Vocal tics in a different accent are surprisingly common. Sometimes they are met with laughter, other times they may be seen as rude or offensive. Love them or hate them… well, tics don’t really care about that.
We love accents. And we love to try our best to replicate accents. Find someone that hasn’t attempted their best British accent and I’ll find you a Bob Cryer*
There’s no limit as to what part of the world that accent is from. If someone with accent tics knows an accent, it could become a tic.
British YouTuber Sweet Anita demonstrates this perfectly in her My Tics Changed?? video from 2019, stating ‘look at my sword!‘ with great enthusiasm in an American accent.
(video includes swearing/coprolalia)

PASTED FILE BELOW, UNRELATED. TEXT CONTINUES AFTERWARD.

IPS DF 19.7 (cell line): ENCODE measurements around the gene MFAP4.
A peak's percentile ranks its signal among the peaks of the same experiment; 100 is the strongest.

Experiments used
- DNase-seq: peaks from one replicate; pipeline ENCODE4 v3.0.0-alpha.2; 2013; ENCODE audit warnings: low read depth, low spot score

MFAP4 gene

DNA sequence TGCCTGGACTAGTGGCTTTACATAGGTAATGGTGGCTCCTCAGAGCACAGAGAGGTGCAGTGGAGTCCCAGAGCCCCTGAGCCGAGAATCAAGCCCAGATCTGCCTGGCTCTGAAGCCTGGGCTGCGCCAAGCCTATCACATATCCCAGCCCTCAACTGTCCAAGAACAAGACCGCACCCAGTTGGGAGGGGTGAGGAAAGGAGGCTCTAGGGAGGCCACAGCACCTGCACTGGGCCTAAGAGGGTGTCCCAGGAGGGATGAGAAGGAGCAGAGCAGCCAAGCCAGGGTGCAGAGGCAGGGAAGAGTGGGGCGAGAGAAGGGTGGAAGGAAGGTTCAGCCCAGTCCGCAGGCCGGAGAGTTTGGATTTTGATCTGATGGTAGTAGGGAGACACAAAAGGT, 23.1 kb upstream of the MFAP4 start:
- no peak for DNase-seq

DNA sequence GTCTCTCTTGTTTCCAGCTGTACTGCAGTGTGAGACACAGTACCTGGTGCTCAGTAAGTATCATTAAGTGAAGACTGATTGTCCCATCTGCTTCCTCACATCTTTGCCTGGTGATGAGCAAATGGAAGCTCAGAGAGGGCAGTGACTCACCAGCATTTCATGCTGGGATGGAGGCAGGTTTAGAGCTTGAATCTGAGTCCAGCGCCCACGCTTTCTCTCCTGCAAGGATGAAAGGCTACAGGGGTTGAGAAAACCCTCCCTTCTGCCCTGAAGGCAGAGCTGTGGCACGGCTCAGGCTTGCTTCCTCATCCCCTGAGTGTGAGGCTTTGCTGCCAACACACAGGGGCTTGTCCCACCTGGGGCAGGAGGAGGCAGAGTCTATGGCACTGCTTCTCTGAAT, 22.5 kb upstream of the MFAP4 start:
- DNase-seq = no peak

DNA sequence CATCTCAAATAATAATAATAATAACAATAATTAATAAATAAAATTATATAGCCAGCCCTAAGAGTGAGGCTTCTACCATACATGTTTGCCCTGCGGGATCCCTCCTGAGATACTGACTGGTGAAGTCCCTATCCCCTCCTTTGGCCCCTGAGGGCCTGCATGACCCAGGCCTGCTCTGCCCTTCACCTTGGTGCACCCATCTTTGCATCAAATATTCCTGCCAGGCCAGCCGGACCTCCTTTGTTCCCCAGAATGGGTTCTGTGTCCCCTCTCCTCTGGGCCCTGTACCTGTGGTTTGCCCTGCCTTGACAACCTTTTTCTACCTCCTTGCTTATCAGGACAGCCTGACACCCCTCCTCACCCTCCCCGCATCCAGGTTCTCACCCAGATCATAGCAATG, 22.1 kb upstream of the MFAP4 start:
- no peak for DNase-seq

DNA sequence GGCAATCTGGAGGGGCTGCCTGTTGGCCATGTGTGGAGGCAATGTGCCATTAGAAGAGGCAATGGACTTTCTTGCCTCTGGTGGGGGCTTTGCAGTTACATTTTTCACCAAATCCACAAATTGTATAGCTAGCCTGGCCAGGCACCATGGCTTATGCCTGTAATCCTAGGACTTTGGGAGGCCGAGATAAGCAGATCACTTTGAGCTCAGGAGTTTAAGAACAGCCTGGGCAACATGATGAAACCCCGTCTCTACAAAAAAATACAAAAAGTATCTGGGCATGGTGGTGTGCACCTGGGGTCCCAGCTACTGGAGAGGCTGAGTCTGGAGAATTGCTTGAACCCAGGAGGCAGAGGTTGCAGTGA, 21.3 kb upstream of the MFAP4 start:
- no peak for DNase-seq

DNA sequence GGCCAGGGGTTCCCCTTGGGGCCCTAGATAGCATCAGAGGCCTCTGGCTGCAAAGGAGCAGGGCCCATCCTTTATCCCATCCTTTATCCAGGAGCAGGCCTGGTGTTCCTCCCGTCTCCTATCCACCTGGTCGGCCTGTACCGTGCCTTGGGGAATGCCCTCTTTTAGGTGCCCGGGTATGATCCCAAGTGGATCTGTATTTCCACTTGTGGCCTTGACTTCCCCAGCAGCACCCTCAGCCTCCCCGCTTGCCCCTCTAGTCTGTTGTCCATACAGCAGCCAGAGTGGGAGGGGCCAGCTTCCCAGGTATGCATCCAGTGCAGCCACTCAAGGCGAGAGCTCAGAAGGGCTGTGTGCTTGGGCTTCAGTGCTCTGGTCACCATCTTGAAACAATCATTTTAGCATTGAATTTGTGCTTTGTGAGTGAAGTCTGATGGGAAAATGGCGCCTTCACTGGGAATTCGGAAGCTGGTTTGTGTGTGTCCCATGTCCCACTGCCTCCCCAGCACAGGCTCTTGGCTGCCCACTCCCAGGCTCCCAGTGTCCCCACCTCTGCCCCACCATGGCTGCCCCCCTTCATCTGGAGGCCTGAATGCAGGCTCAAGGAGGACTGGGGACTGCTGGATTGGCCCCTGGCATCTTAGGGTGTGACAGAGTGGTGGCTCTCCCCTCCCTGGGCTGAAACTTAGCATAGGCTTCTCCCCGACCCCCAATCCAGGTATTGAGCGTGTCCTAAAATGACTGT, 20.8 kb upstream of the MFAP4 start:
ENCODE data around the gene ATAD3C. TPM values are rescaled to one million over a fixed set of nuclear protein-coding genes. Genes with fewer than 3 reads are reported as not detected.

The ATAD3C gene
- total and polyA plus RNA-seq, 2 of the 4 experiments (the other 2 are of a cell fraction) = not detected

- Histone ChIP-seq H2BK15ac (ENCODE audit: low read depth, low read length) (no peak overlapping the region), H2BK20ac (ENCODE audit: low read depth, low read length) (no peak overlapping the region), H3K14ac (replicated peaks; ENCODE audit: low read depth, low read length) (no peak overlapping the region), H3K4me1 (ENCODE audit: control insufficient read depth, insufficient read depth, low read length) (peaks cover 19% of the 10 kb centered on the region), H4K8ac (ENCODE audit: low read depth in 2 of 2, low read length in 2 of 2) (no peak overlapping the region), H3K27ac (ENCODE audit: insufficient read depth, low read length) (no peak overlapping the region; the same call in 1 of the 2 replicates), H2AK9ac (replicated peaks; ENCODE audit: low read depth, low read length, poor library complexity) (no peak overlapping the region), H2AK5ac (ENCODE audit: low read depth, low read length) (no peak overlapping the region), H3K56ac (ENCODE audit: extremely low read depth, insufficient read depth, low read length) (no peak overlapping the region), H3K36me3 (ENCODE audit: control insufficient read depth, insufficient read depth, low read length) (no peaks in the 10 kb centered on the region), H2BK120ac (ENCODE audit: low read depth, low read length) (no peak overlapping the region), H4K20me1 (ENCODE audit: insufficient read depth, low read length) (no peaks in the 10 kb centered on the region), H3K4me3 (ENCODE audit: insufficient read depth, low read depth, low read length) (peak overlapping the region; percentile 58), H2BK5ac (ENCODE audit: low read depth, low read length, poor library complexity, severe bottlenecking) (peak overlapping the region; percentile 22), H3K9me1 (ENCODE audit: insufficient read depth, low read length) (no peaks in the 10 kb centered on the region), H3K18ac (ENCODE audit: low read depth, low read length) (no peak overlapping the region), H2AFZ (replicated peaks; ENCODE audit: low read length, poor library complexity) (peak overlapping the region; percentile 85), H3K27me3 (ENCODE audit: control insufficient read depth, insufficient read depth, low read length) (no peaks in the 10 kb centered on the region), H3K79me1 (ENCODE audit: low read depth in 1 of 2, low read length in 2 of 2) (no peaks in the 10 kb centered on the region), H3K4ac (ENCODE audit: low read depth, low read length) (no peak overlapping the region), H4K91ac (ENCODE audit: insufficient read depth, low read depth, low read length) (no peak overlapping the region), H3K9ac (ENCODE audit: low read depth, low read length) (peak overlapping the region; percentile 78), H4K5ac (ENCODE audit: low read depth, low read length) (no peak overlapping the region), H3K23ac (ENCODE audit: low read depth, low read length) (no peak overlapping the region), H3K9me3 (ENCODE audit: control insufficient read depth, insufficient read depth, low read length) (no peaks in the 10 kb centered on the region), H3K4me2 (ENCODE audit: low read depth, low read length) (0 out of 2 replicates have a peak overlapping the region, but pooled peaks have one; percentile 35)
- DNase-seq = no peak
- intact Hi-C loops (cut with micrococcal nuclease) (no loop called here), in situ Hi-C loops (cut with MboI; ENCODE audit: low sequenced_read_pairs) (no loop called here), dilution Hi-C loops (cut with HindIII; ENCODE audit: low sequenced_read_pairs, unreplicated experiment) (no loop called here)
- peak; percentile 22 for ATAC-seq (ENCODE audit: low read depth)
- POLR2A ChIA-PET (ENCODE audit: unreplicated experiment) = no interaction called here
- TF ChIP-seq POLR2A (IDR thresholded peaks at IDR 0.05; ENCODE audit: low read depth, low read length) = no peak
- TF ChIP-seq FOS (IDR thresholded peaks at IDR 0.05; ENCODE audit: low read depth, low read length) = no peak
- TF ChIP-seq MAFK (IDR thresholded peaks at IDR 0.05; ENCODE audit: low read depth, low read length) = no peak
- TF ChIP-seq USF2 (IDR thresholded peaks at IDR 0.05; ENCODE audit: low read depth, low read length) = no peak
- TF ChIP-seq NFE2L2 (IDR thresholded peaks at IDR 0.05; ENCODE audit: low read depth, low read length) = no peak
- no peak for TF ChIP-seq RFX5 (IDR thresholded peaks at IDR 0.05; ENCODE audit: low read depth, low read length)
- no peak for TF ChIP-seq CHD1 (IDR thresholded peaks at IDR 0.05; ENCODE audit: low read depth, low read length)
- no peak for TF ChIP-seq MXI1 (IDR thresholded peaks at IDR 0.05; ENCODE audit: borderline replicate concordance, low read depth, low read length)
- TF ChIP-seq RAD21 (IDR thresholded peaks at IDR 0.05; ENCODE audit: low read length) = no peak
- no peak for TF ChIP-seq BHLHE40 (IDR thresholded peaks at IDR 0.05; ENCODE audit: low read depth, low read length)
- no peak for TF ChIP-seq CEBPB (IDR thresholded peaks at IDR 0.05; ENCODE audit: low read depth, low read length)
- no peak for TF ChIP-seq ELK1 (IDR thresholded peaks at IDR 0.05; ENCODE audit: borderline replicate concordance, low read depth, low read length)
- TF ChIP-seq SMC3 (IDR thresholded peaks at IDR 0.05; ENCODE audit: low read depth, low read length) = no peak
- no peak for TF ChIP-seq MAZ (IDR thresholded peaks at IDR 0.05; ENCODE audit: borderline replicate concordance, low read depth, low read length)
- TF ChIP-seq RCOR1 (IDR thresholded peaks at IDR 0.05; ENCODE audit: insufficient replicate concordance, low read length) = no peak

Why are tics in a different accent?
Vocal tics can be sounds, words or phrases.
They can be simple sounds and one-word utterances, to complex sentences and phrases- similar to many of Sweet Anita’s tics.
For a deeper look at tics in general, What are Tics? will have you covered.
People with Tourette and tic disorders don't aim to offend
Tics are involuntary. People with tics do not choose what or when to tic, and these tics can change over time.
Sadly, some of these tics originate from things we want to do the least. Accents can be an example of this.
On other occasions, accents can bring lighthearted humour, helping us find joy in an often dark disorder.
Accent tics are another example of how fascinating and diverse Tourette and tic disorders can be. Even more so knowing these tics occur in all ages, genders, and corners of the globe.
Tics can be troublesome, whether that’s causing pain, embarrassment or done at a seemingly inappropriate time.
Be sure to speak to a specialist and those you can confide in if this is the case. Help can make tics more manageable.
*cockney rhyming slang for ‘liar’, apparently.